The Help to Buy ISA scheme will close to new accounts at midnight on 30 November 2019. What is a Help to Buy ISA and do I need one? The Help to Buy ISA is a savings account that you should open if you are saving to buy your first home. The...
Workplace whistleblowers who act in the public interest by exposing wrongdoing are protected by the full force of the law. In a case on point, a hospital worker who endured detrimental treatment after making protected disclosures was awarded substantial compensation (Elysium Healthcare No. 2 Limited v Ogunlami).
The man, a healthcare assistant at a mental hospital, had claimed during a meeting that his line manager was taking food from a patient. He later expressed concerns in a letter to a human resources adviser that the manager had access to and control of witnesses relevant to an internal investigation. Finally, in an email, he alleged to a safeguarding officer that the manager had abused a patient.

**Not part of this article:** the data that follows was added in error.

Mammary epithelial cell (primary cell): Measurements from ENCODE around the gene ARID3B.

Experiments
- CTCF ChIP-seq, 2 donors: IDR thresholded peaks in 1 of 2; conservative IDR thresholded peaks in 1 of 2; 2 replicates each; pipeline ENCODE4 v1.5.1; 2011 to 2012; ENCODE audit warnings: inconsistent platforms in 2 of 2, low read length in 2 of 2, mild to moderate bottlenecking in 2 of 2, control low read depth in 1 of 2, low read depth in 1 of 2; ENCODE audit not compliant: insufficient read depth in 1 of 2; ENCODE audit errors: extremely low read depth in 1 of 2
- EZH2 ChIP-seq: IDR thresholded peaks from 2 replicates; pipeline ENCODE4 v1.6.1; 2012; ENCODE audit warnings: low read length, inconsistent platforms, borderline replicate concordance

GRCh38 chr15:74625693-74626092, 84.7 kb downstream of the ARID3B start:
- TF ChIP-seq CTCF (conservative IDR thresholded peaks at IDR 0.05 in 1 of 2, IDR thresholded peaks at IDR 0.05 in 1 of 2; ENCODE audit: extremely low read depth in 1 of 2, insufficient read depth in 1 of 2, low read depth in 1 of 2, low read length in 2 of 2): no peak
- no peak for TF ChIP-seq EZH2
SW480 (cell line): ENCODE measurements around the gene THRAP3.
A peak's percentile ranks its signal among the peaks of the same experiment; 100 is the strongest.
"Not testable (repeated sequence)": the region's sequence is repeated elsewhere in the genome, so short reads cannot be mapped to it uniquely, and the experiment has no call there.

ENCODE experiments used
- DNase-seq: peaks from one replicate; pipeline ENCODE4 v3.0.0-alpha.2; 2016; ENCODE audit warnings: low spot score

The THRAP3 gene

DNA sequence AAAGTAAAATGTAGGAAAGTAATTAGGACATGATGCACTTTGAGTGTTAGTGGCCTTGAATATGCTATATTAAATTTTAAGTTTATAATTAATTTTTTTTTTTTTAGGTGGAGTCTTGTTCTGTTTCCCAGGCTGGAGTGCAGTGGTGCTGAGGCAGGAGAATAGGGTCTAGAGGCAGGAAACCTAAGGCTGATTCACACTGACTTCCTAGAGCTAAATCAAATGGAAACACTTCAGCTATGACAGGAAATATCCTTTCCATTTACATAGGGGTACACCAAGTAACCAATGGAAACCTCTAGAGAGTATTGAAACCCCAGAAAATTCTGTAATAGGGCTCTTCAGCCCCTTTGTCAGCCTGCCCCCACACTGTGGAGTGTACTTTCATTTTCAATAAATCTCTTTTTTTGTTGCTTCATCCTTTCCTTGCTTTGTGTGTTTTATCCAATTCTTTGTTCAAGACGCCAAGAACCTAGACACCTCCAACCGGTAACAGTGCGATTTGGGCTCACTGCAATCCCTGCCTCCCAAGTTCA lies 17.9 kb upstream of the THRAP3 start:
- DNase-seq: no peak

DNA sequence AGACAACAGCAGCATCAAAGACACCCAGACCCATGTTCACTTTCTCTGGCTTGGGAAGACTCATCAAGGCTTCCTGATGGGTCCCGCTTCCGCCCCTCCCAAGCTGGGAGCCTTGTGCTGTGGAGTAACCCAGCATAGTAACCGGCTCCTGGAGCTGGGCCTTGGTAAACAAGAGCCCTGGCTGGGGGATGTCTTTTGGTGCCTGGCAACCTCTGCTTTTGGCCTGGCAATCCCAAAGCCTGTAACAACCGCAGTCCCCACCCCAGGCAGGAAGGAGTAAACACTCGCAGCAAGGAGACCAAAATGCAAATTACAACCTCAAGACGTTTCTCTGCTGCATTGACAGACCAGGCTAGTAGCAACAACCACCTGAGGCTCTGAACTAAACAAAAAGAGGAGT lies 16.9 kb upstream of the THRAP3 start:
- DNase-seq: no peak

In upholding his complaints, an Employment Tribunal (ET) found that all three of those disclosures were protected by Section 47B of the Employment Rights Act 1996. He had made them in the reasonable belief that they were in the public interest and exposed failures to comply with legal obligations.
In awarding him £7,500 in damages, the ET found that he had been subjected to detrimental treatment as a result of making those disclosures. He had, without his consent, been transferred from one section of the hospital to another, and had received a threatening email from the hospital's director. In rejecting his employer's challenge to that decision, the Employment Appeal Tribunal (EAT) found that the ET's conclusions on the evidence were unimpeachable.